Her role as a silent witness, talking to her peers using social media as a communication tool, comes from the need to place the tragedies of the past in relation to the present, to understand what could be an antidote today against all forms of racism, discrimination and anti-Semitism. It is through Anne Frank’s curiosity and her desire not to remain indifferent, that we realize how contemporary her words are, and how powerful the voices of those who can still tell their story. Those voices belong to Arianna, Sarah, Helga, Andra and Tatiana, who tell parallel stories. Like Anne Frank, they all suffered persecution and deportation when they were very young. They were denied the carefree light-heartedness of their youth, they lost their mothers, fathers, brothers, sisters, friends and loved ones in concentration camps. The stories of the survivors of the Holocaust put words on the blank pages of Anne’s diary, since hers fell silent when everyone in the secret refuge in Amsterdam was arrested on August 4th, 1944. They convey the memory of all the evil they had to live through in the concentration camps, the strength of adolescence in the face of the Nazi oppressors and their cruelty, the return to a normal life and the will to pass on the memory of what happened to new generations. Their testimonies alternate with those of their children and grandchildren.

In the documentary we also hear the voices of Rabbi Michael Berenbaum, historian and professor of Jewish studies at various American universities, Holocaust historian Marcello Pezzetti, director of the Holocaust Museum in Rome,  French ethno-psychologist Nathalie Zajde, witnesses Doris Grozdanovicova and Fanny Hochbaum, world-renowned violinist Francesca Dego, Yves Kugelmann poublisher and member of the Anne Frank Fonds, Basel, Ronald Leopold – director of the Anne Frank House, Alain Granat director of online magazine Jewpopo, and photographer Simon Daval.

The original film soundtrack is by Lele Marchitelli, who has written the music to films by notable directors such as Giuseppe Piccioni, Renato De Maria, Cinzia TH Torrini, Riccardo Milani, Carlo Verdone, Paolo Sorrentino – including the soundtrack to the film La Grande Bellezza (The Great Beauty).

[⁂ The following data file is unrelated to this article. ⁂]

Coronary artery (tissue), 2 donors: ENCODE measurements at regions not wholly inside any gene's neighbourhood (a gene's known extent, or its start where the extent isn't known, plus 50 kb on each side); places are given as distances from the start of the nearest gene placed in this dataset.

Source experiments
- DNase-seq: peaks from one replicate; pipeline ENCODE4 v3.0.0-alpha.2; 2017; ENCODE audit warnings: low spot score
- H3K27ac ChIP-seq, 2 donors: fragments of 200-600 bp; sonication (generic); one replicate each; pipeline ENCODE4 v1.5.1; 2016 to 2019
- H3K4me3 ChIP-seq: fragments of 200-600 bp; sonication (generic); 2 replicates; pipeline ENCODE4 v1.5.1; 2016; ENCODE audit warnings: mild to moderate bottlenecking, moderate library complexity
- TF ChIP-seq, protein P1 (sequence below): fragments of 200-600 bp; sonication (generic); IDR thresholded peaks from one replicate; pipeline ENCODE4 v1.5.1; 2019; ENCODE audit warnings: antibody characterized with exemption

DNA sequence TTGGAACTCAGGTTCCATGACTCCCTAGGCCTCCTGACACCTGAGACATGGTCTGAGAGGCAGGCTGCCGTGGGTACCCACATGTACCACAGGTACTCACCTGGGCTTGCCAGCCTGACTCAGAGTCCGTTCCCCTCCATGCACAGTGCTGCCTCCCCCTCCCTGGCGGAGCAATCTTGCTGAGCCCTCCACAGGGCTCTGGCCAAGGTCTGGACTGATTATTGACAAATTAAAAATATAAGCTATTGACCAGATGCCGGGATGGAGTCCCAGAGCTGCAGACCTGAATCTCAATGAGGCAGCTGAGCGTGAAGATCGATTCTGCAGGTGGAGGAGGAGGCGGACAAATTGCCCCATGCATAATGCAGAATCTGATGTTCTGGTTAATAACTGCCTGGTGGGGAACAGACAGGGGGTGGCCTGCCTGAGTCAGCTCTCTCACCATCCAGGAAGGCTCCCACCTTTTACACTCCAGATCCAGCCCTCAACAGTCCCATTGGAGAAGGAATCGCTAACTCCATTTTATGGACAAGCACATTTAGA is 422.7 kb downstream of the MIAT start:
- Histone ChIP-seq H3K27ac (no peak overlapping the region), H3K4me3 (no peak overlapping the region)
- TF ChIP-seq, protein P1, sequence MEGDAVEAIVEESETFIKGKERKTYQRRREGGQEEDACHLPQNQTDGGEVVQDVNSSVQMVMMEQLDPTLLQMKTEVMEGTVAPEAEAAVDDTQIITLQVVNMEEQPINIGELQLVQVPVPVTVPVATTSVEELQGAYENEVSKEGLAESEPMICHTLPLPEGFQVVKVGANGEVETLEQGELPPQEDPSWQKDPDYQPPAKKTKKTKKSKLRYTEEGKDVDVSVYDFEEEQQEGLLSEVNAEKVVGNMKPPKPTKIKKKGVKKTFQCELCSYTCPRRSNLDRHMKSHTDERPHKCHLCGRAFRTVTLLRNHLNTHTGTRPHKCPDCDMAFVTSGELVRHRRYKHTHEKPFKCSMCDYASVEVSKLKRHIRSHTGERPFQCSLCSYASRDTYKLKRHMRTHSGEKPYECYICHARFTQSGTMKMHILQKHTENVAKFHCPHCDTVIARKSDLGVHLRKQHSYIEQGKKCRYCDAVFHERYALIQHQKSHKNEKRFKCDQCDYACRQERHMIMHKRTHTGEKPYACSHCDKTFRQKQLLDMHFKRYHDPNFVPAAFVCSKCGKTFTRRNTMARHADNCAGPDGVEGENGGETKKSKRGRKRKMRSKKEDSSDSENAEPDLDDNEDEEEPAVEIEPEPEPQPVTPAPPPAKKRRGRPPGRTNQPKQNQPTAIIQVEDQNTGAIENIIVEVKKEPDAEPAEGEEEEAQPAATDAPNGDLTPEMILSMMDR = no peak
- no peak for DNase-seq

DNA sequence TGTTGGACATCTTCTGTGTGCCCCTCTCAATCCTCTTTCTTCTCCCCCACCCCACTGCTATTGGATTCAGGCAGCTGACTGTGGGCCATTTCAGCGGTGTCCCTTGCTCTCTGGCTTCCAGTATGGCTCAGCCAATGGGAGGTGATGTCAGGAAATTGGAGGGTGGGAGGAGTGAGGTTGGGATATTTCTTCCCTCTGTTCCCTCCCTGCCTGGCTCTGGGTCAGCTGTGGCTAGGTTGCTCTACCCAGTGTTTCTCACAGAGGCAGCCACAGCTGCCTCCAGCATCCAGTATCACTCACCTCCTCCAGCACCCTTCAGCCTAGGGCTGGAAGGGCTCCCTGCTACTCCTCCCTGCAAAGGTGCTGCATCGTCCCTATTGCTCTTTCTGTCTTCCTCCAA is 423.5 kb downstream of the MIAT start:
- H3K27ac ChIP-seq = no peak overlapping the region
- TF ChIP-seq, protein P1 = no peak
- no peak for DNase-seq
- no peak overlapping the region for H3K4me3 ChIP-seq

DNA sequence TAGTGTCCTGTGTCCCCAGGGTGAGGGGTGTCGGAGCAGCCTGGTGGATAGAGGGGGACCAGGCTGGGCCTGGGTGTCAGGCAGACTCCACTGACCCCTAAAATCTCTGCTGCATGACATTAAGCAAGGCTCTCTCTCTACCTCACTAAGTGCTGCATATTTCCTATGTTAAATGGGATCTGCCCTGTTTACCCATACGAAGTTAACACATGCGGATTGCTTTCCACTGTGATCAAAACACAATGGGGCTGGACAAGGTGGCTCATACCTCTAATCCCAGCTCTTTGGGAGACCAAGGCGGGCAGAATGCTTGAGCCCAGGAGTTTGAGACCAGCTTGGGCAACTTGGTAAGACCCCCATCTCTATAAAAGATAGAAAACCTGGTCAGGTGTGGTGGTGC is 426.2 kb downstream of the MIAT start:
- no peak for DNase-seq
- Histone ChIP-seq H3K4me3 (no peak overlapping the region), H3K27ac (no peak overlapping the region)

Anne Frank Fonds was founded in Basel in 1963 by Otto Frank as a non profit organization. The foundation holds the rights to the works, letters and photos of Anne Frank and members of her family.

#AnneFrank. Parallel Lives – a 3D Produzioni and Nexo Digital production in collaboration with Anne Frank Fonds, Basel and the Piccolo Teatro, Milan-Teatro d’Europa, (part of the Union of European Theatres since 1990) founded by Giorgio Strehler, to be distributed from this autumn in over 50 countries.

Anne Frank 

Anne Frank (1929-1945) was given a red and white diary by her father for her thirteenth birthday on 12th June 1942. Her last entry was written on 1st August 1944, three days before her arrest in the “Secret Annex”, located in the Prinsengracht 263 building. Miep Gies and Bep Voskuij, two of Otto Frank’s workers, found Anne Frank’s diaries after the family had been deported. Miep kept them in the hope that one day she would be able to return them to Anne. After the war, when she discovered that Anne had died in the concentration camp, Miep gave the notebooks to Anne’s father, Otto, the only surviving member of the family, who decided to have them published. It was a painful decision to make, determined by the desire to grant his daughter’s wish: “I want to go on living even after my death”. Otto chose the title Anne herself would have wanted: “Het Achterhuis”, ‘The House Behind’ (the secret, hiding place).